Good health is a gift that many of us take for granted until it’s lost. But how exactly would you describe good health?
Many doctors would say that being healthy is the absence of disease. This may be good enough if you’re applying for life insurance, but what if you don’t sleep at night or can’t get down and back up off the floor to stretch or do a sit-up? Certainly in Chinese medicine, health is much more than simply not being sick. To an acupuncturist, symptoms such as retaining water, constantly feeling cold, or having a bitter taste in your mouth are signs that something in your body is out of balance.
Based on Chinese medicine, experience, and common sense, here’s a list of some elements of good health:
Being Free From Pain
There are many people who are seemingly healthy except that they struggle with some kind of pain—chronic headaches, aches that change with the weather, or pain that has lingered from old injuries. Along with the absence of disease, the absence of pain is also a good place to begin in defining good health.
The Ability to Get a Good Night’s Sleep
Your body heals, recharges, and rejuvenates during sleep, so your ability to fall and stay asleep is crucial. And beyond getting enough sleep, having some psychological downtime is also important. During those periods in your life when you’re stressed or consumed by some project, school, work, family, or caregiving, you need to take a break to avoid exhaustion and emotional burnout.
Appropriate Expressive Emotions
This is emotional wellness that includes a life that has meaning, joy, gratitude, resilience, an open heart, and loving relationships. Moreover, emotional health means you possess the tools to deal with the hard times and stressful situations that life throws your way.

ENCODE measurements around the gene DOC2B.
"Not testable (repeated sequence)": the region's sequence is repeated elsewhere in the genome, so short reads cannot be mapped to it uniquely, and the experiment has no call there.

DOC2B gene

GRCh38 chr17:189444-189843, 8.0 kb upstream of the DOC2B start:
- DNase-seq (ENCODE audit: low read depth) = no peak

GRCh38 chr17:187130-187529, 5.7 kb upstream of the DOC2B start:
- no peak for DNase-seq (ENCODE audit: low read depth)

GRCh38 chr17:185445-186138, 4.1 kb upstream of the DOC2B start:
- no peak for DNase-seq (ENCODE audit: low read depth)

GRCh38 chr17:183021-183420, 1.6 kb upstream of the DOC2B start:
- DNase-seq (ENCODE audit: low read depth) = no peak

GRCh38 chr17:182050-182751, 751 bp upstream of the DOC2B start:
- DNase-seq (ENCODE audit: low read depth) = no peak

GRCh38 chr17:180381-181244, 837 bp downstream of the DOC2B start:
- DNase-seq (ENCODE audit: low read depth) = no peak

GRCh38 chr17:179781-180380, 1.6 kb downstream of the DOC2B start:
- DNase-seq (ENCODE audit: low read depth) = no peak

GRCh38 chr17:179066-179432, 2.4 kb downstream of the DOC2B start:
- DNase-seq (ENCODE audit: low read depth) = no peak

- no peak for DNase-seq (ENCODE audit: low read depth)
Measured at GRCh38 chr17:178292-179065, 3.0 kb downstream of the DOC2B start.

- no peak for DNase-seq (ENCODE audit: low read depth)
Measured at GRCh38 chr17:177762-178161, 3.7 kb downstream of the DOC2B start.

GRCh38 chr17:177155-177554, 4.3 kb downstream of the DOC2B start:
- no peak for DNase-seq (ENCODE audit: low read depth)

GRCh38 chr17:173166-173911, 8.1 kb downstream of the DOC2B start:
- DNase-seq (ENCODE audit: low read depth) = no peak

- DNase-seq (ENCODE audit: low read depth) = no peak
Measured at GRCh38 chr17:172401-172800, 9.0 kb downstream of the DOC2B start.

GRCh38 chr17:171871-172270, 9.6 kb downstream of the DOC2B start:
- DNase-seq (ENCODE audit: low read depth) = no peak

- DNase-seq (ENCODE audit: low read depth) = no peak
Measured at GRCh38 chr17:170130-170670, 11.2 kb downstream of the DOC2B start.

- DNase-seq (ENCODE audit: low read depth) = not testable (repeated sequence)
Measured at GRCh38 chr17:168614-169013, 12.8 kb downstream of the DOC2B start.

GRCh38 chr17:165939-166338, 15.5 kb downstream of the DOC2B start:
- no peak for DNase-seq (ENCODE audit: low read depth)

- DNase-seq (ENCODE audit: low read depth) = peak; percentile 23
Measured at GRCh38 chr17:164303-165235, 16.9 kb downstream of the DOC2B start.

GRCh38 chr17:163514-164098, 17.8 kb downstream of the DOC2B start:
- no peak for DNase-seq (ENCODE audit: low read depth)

A Good Appetite and Digestion
Most people would describe their appetite as being “too good.” However, it’s possible to have a hearty appetite and eat healthy food, but if your digestion is funky, it’s tough to have optimal health. That’s because your digestion transforms the food you eat into energy and nutrients. If your digestion is compromised, it impacts your health. So if you’re reaching for antacids after every meal, suffer from gas or bloating, have heartburn, stomachaches, constipation, or any other unspeakable digestive ills, your health could be just a little bit better.
Optimal health goes beyond just a lack of fatigue. There are many busy people who get through their day because they have no choice. They’re driven by all they have to do, not by abundant energy. In a perfect world, the definition of good health includes the energy to do the things you want, plus enthusiasm and engagement.
An Element of Movement
This may mean physical movement in the form of exercise or stretching, but movement encompasses much more. In Chinese medicine, good health is all about flow—the flow of blood through your vessels, food through your digestive tract, and even the smooth flow of emotions. Good health through flow also relates to external factors such as your ability to change, try something new, and demonstrate flexibility. Like the element of wood, the ability to bend without breaking is a sign of good health.
Appropriate Use of Medications
Over the years, I’ve seen many patients who were taking 10 or more prescription medications plus numerous over-the-counter preparations. Can this be healthy? Clearly, there are many health conditions that are managed or treated with medications. However, in many instances, one drug is prescribed to offset the side effects of another, drugs are prescribed as a result of drug company marketing efforts, and patients are routinely prescribed medications indefinitely with no alternative or end in sight. Taking medications is not inherently unhealthy, but overuse of medications can be.
Finally, being healthy is about how you feel. Good health feels good. Your health may not be perfect, but it’s the rare person who never gets sick or has a health issue. The bottom line is that if you’re able to eat and sleep well, enjoy your life, have events that you look forward to, and the energy and functionality to do them, your health is pretty good. Appreciate it!
Lynn Jaffee is a licensed acupuncturist and the author of “Simple Steps: The Chinese Way to Better Health.” This article was originally published on AcupunctureTwinCities.com